Cattle Today

Cattle Today

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by: Wes Ishmael

Even though the notion of preconditioning has been around for decades, and while the practice began in earnest during the past 10 years with the advent of the Texas A&M Ranch to Rail program and subsequent specialized management and marketing programs, plenty of producers still view preconditioning as a dicey investment.

Fact is, a growing body of quantitative evidence suggests that not only are buyers willing to pay more for feeder and stocker calves that have received health management which should decrease risk, but they're willing to pay more whether the base price of cattle is high or low.

Consider data from Superior Livestock Auction video sales, assembled annually by researchers at Colorado State University (CSU)—the cost underwritten by Pfizer Animal Health. During the nine years researchers have been tracking the Value-added Health program (VAHP) data, the premium paid for VAC 45 (see Chart 1) calves has ranged from $2.47/cwt. to $6.69/cwt. What's more, premiums paid for VAC 45 calves in 2003—when calf prices began rewriting historical highs—were among the highest. The same goes for VAC 34 (see Chart 1) calves; premiums have ranged from $0.99/cwt. to $3.39/cwt., with last year's premiums among the highest.

Chart 1-Overview of Superior Livestock Auction
Value-Added Health Programs

• VAC 24 -- At 2-4 months of age, calves receive a 7-way Clostridial, 4-way Respiratory Viral Vaccine and Mannheimia (Pasteurella) vaccine.
• VAC 34 -- Calves receive a 7-way Clostridial at branding time or at 2-4 weeks prior to shipment. Calves also receive 4-way Respiratory Viral vaccination and Mannheimia (Pasteurella) vaccine at 2-4 weeks prior to shipping.
• VAC 45 (option 1) -- Calves receive 7-way Clostridial at branding time or 2-4 weeks before weaning. Calves receive 4-way Respiratory Viral vaccine 2-4 weeks prior to weaning, then are revaccinated at weaning. Calves are vaccinated for Mannheimia (Pasteurella) 2-4 weeks before weaning, then are revaccinated at weaning. Calves are weaned for a minimum of 45 days prior to shipping.
• VAC 45 (option 2) -- Calves receive 7-way Clostridial at branding or at weaning. Calves receive 4-way Respiratory Viral vaccine and Mannheimia (Pasteurella) vaccine at weaning, then are revaccinated according to label instructions. Calves are weaned for at least 45 days before shipping.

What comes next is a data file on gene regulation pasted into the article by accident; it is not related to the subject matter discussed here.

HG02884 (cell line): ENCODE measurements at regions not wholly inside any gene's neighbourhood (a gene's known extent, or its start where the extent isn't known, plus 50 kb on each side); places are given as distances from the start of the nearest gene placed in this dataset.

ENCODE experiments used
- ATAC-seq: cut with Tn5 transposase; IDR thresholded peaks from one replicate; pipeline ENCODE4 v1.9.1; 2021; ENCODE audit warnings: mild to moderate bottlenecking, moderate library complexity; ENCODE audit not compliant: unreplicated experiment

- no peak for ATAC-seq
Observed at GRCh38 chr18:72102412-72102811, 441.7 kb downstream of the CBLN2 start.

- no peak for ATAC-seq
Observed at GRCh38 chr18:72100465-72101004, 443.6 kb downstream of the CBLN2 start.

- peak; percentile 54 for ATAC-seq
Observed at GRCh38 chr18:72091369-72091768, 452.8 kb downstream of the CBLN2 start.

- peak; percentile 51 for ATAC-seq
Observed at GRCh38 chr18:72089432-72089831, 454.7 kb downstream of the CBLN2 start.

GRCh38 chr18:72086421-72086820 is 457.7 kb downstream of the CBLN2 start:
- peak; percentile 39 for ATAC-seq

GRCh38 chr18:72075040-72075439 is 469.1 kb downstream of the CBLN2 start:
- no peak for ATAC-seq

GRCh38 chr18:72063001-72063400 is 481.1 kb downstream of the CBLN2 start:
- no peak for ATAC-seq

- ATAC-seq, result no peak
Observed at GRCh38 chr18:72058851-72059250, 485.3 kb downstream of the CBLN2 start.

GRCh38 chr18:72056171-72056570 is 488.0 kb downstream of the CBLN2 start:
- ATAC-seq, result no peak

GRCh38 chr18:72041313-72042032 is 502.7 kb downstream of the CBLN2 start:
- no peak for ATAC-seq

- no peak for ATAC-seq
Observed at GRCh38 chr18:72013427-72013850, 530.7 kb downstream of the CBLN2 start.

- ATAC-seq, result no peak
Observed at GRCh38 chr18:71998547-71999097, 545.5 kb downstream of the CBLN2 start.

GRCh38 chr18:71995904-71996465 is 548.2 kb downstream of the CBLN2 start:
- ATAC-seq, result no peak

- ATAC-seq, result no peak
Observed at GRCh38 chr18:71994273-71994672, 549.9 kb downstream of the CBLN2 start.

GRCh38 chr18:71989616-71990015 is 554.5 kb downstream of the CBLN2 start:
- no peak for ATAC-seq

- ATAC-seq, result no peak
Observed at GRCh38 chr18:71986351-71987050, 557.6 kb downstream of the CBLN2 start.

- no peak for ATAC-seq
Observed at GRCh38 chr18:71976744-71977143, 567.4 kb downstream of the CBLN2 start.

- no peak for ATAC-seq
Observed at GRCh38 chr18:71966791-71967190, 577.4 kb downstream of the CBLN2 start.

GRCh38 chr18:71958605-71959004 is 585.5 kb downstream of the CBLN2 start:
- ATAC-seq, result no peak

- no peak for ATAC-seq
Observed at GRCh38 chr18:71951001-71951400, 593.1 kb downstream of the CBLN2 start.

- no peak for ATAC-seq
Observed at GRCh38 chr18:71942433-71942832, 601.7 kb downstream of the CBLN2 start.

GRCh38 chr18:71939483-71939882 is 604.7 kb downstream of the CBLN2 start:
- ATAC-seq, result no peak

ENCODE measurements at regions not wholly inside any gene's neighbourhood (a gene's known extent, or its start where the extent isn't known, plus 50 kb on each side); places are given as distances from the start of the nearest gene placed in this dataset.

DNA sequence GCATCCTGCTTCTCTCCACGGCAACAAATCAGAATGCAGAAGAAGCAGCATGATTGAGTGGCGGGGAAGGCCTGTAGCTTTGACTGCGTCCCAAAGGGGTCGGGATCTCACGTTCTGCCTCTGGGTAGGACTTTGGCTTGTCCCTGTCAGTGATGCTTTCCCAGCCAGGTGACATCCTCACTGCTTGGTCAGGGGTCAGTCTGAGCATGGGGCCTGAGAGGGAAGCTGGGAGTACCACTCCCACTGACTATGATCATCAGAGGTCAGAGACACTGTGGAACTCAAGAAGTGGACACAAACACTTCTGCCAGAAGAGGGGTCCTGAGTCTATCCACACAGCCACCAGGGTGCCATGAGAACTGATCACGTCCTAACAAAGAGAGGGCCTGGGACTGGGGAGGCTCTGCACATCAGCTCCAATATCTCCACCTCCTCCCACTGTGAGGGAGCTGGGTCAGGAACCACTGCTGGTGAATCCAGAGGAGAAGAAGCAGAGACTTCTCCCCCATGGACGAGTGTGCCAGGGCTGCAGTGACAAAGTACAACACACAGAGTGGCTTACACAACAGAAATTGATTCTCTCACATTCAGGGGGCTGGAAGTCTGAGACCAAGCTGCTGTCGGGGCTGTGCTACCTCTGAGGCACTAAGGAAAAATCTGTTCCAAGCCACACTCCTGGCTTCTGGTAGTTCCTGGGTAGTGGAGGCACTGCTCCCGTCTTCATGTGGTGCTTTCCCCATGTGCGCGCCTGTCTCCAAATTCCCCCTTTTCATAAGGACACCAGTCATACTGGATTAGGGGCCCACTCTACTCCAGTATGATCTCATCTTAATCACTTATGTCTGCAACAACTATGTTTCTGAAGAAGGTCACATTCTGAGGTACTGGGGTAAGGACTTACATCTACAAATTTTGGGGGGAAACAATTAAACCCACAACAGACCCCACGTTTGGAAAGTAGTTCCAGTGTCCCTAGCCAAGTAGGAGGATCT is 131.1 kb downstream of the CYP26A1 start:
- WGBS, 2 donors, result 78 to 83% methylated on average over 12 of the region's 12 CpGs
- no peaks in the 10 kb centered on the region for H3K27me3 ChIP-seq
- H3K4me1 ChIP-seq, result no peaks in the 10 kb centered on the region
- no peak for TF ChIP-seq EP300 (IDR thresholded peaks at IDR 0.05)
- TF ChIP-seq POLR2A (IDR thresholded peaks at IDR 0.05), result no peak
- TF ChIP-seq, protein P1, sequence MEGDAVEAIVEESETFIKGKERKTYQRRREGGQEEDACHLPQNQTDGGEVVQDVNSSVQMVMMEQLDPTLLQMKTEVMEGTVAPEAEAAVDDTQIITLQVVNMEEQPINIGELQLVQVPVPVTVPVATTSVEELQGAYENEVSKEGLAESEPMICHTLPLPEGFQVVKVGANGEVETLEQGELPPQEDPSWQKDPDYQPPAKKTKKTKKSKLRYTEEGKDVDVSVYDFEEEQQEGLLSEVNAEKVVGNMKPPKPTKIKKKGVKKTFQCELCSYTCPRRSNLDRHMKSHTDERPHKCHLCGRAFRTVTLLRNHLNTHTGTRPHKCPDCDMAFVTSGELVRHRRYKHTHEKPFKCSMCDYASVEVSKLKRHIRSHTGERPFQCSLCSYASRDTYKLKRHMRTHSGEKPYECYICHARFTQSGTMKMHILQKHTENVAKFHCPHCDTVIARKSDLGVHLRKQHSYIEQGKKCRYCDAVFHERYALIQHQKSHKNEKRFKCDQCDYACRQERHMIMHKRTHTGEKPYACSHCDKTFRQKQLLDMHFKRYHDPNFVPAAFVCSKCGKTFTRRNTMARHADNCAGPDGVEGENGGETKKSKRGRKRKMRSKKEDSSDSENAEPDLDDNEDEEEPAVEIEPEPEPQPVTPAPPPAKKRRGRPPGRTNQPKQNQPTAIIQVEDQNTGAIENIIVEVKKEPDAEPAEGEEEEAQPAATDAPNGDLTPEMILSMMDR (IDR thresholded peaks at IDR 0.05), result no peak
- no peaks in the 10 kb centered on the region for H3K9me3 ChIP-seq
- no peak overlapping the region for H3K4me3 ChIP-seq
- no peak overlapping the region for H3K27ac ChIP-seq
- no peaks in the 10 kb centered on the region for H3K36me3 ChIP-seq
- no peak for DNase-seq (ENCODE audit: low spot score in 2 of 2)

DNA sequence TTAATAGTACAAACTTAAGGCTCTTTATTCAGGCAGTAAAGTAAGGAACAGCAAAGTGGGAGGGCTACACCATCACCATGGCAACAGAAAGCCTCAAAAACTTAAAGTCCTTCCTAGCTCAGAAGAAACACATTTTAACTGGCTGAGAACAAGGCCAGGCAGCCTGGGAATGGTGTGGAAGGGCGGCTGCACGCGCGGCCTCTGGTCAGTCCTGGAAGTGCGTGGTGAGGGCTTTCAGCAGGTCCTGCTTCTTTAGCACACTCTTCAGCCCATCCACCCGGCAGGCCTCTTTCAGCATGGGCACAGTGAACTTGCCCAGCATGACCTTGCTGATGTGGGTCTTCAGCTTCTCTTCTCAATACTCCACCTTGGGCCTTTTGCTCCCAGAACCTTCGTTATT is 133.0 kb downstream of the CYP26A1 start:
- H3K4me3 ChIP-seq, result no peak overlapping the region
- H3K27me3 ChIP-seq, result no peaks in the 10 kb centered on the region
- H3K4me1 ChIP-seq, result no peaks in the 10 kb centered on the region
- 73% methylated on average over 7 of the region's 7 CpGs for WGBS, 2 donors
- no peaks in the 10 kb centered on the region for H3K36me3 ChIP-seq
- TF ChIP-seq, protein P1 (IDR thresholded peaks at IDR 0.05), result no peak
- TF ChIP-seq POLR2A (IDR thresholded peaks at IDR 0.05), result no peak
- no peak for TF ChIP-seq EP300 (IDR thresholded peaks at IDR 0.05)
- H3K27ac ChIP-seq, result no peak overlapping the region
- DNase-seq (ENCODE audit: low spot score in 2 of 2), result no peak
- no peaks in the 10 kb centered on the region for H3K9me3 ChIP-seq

Adapted from Pfizer Animal Health Technical Bulletin SV-2004-02

In fact, the database also indicates that buyers have been willing to pay more even for calves that have only received a round of viral vaccinations before shipping (VAC 24—see Chart 1). Premiums for these calves ranged from $0.70/cwt. in 1995 to the current high of $1.85/cwt. last year.

Keep in mind, the Superior Livestock Auction data accounts for 2.4 million head of cattle sold as 19,487 lots in 78 sales. The comparison is between the classes of calves mentioned above and those marketed as non-weaned calves that had received no respiratory viral vaccine before shipment. So, this isn't some tiny database with limited predictive ability.

What's more, buyers have been willing to pay the highest health premiums for calves coming out of the South and Southeast. For calves originating in the Southeast last year, buyers paid $7.22/cwt. for VAC 45 calves, compared to the national average of $6.69/cwt. VAC 34 calves from the Southeast received an average premium of $4.34/cwt. last year, compared to a national average of $3.39/cwt. VAC 24 calves from the Southeast earned a $1.81/cwt. premium compared to $1.85/cwt. nationally.

Painting with a broader brush regionally, calves coming from the South/Southeast earned even slightly higher premiums last year: $7.88/cwt. for VAC 45; $4.84/cwt. for VAC 34; and $2.28/cwt. for VAC 24.